licensing bull; RE: [Samba] Ssh into Windows XP?
Ow Mun Heng
ow.mun.heng at wdc.com
Thu May 22 03:30:04 GMT 2003
She's got a point there. It's my Hard Drive!
Thanks to Linus, we've got Linux.
Mun Heng, Ow
Western Digital M'sia
DID : 03-7870 5168
From: Linda W. [mailto:samba at tlinx.org]
Sent: Tuesday, May 20, 2003 3:32 AM
To: 'Jon Niehof'
Cc: samba at lists.samba.org
Subject: OT: licensing bull; RE: [Samba] Ssh into Windows XP?
> -----Original Message-----
> From: Jon Niehof
> It's up to you to read the XP license agreement to determine
> whether you think this violates its terms and, if so,
> whether you care.
Your reply assumes that the license has validity. If I
tell you that every email message I receive is received only
under a license that gives me complete control over the content
of your message -- and I maintain that view for 10+ years -- and
I convince enough people that the receiver of a message can subject
any material sent to them to a license of their choosing...then
regardless of reality, or the law, if I get enough people to believe,
I might just have it accepted as common fact -- do much so that
it is trivial to get law makers to encode such into law -- because
it is now 'common wisdom' that received messages are subject
to license of the receiver.
Another example -- recently there was a court ruling that
entering a website automatically subjected you to a lengthy
"N"-page license -- and that gathering prices from the website for
a price comparison report (like Consumer reports might come up with)
was _illegal_ because it violated the license that you accepted
by entering the website. Compare this to the fine print on my
store that says you accept the store's license conditions when you
enter the store. The license conditions are available to read,
or you can just 'accept' the license by entering the store. Now you
find out that if you price compare Safeway with Kroger or Albertson's
or Macy's with Nordstrom's --for the same item, you are in violation
of the store's license policy that you agreed to by entering the
I can see it next -- store say they will beat any advertised
price of another store by 10% .... until you look at the license
you accepted when you entered the store -- which says that if you
enter the store you agree not to compare prices to any other store
or their advertised price and doing so subjects you to prosecution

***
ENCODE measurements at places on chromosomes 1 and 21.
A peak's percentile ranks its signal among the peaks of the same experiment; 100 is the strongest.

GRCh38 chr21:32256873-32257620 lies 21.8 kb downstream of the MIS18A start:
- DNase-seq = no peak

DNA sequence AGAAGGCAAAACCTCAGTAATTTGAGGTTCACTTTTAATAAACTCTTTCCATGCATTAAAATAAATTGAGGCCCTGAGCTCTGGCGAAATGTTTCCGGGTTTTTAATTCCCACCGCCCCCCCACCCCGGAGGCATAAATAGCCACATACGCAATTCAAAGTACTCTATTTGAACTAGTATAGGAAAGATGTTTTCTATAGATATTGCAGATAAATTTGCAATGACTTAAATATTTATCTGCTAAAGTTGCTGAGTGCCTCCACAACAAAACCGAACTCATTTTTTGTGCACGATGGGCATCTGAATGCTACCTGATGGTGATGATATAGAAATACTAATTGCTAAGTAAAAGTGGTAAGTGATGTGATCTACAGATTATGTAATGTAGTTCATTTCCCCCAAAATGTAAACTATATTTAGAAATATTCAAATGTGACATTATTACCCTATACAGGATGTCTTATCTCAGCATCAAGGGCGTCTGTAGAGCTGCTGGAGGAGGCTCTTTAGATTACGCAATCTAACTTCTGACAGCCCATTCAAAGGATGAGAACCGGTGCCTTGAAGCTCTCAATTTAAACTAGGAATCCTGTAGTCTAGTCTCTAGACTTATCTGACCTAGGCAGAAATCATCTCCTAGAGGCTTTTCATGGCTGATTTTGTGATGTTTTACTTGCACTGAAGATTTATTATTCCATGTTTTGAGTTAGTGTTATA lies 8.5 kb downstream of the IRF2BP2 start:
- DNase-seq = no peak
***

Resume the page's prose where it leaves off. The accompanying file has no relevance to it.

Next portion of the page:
under tresspassing law. So you go to claim your 10% price difference
and find yourself taken away in handcuffs but find that you won't
be prosecuted if you will pay the store's legal fees and not
disclose the price differences.
Or imagine (in the way of MS .NET license and performance
comparisons) that the stores have posted licenses that you 'push
door to accept' that say you won't comment on price, service,
selection, etc, of the store in any article without explicit permision
and review of the store's mangement.
Sorry to go off on a rant...but the *assumption* that the
license is valid in the first place pushes my buttons.
Imagine a microsoft screwdriver license -- that you will not
use the screwdriver on any other screw for which it was purchased --
and MS convinces that makes of screws must sell screwdrivers with
every screw they sell (since not doing so would lead consumers to
screwdriver piracy -- using the same screwdriver on multiple screws)..
etc. etc. etc.
Then there's the idea of having to have a difference license
for each computer *shell*. Hello! The OS is on the Hard Disk. Not
in the memory (assuming the computer is off), not in the CPU, not
in the monitor....etc. If I want to put my Windows XP on a USB
or removable SCSI/IDE hard drive and use the same copy on multiple
computers, you think MS would support that? It's perfectly legal in
the real world, but under MS-bogus licensing terms? Ha!
Anyway....just venting randomly...when it comes to licensing,
just say 'no' -- use common sense, piracy -- bad, but having a
hair stylist charge by the hair is ridiculous....
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